Preventing Running Injuries
Spring is here so it’s a great time to get out and run. The cardiovascular benefits can be a wonderful compliment to your strength training as well as an effective way to shed a few pounds. But it is quite common to begin a running program only to find yourself injured a few weeks in. Whether you are training for a 5k race, or just running for fitness, nothing can be more frustrating than getting injured and not be able to run. Below are some basic principles you can follow to help prevent injury.
Stick to a plan when increasing weekly mileage and pace
One common reason runners get injured is because they progress their distance and/or pace beyond what their body is capable of at their current fitness level. Regardless of your running goals, it is best to have a plan and stick to it. Your plan should increase cumulative weekly mileage no more than 10 percent per week. For example, if your plan includes 10 miles in the first week, with the 10 percent rule, the second week should be no more than 11 miles, the third week no more than 12 miles, etc. If 10 percent is too much, then use 3 percent or 5 percent. The goal is to let your body adapt as your mileage progresses. The same goes for including hard workout days in your regime. Its best to follow a hard day/easy day/easy day/hard day rule at minimum. If you feel you need more rest, then definitely take it. Again, it’s all about letting your body absorb the training so that your fitness level improves and you can then safely increase your mileage or pace.
Listen to your body
As you’re increasing mileage and pace, it’s very important to listen to your body. If you are tired or sore, take a break. You can’t “run through” pain. Cross training offers a great opportunity to have an active rest day and give your running muscles a break. If you are very fatigued and find you don’t have the desire to run or your pace has really slowed, it’s a good sign that you might need a day of complete rest. If you are trying to run when you are not rested and overly fatigued, you aren’t gaining fitness benefits from your workout and you are putting yourself at high risk for injury. Overly tired muscles don’t hold good running form and therefor create too much burden on muscles that are not designed to carry the load of impact.
Wear proper fitting shoes
A good running shoe store will be able to help you find a shoe that is right for you. There are so many shoes on the market today designed to fit all types of runners. A good running shoe store should be able to evaluate your stride and tell you which shoe is best for you. It can be helpful to bring an old pair of running shoes with you so they can see the wear pattern to learn more about your stride. It’s also very important to make sure you change your running shoes on a regular frequency. Most training shoes are good for 300 to 500 miles. If your shoes are worn out, it can make you more prone to repetitive stress injuries. It is possible for shoes to be worn out even prior to maxing out the mileage. Compression of the midsole can be seen by looking at the midsole of the shoe from the side to see if wrinkles are present. This is an indication that the cushioning material is compressed and no longer providing the support you need.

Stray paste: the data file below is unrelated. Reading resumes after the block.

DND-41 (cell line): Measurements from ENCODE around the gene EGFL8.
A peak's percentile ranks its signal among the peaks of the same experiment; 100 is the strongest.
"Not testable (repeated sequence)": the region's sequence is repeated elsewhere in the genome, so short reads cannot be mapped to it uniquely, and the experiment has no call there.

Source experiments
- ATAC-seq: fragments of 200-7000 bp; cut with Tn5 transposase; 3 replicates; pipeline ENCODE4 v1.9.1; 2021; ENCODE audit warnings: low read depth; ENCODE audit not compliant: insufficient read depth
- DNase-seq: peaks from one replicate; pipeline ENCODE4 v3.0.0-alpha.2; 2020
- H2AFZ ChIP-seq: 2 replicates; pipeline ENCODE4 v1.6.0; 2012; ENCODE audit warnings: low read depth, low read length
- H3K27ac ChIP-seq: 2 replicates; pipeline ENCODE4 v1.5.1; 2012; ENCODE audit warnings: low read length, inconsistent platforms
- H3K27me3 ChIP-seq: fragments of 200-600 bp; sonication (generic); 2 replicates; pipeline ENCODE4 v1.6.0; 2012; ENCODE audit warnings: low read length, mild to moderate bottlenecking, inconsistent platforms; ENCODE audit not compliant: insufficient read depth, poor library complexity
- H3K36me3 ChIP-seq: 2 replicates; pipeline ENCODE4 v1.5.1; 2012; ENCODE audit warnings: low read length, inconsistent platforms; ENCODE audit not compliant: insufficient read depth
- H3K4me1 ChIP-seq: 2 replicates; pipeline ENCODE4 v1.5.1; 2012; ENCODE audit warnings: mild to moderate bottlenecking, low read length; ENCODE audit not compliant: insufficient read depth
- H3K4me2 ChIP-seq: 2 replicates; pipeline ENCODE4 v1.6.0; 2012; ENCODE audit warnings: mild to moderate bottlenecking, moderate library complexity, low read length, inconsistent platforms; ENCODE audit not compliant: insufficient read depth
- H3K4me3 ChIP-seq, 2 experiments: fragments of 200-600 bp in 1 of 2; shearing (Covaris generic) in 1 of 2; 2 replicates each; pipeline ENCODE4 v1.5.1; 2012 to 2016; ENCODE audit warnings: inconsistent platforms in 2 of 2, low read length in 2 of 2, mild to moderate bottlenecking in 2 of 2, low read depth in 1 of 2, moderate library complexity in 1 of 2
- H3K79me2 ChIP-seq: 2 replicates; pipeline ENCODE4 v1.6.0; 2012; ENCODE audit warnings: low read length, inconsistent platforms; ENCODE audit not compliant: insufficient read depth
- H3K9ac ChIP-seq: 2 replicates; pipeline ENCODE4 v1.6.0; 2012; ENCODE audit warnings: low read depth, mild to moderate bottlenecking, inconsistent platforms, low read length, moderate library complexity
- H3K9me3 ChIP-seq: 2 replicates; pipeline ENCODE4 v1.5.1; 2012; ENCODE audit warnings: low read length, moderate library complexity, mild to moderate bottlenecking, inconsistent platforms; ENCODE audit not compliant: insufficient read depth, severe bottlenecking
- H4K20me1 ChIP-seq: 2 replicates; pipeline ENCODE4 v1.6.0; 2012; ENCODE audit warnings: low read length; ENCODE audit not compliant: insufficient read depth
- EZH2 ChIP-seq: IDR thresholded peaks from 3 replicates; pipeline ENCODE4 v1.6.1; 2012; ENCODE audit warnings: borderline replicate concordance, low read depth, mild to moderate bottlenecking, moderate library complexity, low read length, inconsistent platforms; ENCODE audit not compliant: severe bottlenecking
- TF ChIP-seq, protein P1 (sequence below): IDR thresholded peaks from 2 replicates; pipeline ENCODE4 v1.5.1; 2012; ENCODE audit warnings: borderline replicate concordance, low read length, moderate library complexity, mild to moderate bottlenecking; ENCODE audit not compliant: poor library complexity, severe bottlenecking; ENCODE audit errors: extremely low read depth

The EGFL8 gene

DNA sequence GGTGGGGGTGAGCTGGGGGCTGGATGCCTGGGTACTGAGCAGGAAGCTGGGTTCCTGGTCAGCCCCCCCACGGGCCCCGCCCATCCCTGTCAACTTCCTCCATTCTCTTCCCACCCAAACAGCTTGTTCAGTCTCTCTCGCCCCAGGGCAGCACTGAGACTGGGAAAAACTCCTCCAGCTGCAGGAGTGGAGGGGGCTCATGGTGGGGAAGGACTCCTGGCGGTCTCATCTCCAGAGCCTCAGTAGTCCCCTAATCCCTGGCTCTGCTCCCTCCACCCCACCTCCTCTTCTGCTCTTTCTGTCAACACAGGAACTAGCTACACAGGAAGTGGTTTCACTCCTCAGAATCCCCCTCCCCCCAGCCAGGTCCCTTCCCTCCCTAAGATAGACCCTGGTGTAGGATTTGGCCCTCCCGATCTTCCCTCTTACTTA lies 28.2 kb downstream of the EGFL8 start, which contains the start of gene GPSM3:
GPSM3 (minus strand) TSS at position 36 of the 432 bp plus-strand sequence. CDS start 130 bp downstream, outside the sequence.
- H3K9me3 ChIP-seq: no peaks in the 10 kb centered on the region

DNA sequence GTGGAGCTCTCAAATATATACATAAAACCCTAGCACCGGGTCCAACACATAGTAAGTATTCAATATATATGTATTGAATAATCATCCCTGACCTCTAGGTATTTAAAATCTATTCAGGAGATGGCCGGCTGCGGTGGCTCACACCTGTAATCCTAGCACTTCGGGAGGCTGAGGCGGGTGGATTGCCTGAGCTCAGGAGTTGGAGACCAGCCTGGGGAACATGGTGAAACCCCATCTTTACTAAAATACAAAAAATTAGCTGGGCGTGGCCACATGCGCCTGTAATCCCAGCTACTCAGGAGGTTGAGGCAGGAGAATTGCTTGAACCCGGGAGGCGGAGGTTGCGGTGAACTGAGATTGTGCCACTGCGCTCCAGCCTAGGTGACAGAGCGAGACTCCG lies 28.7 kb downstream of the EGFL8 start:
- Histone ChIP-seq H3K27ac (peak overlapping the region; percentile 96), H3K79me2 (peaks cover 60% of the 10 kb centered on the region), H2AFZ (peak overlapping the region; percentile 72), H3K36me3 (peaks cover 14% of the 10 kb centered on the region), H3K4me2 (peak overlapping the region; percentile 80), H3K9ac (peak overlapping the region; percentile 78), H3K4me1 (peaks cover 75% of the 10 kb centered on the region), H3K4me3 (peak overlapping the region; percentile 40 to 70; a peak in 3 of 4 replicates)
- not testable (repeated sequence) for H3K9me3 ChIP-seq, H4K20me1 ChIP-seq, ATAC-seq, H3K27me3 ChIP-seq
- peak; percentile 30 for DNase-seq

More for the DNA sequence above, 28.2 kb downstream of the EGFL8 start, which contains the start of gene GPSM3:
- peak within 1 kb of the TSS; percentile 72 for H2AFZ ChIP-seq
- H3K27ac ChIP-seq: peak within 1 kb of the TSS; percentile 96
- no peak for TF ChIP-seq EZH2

Run on a level surface
Though it is important to run on the proper side of the road to safely follow traffic patterns, constantly running on one side of a road that has even a slight pitch or slant to it can cause you to run out of balance. Over a long period of time, being out of balance can create a leg-length discrepancy or pronation problems. Changing up your running route or running on a track or treadmill can help avoid issue that can occur from running day after day, week after week, on an uneven surface.
Repetitive use of the muscle groups needed for running can create tight muscles. Running with tight muscles can cause improper running form which could potentially lead to injury. It’s important to keep the muscles stretched out to maintain the range of motion and avoid straining. Dynamic stretching is best done before a run. Dynamic stretching uses momentum and doesn’t go beyond the current range of motion. After a run, its best to do static stretching where a stretch is held using techniques to gradually elongate the muscle.
Follow these basic principles to help keep you happy, healthy and running strong!
by Lois Waite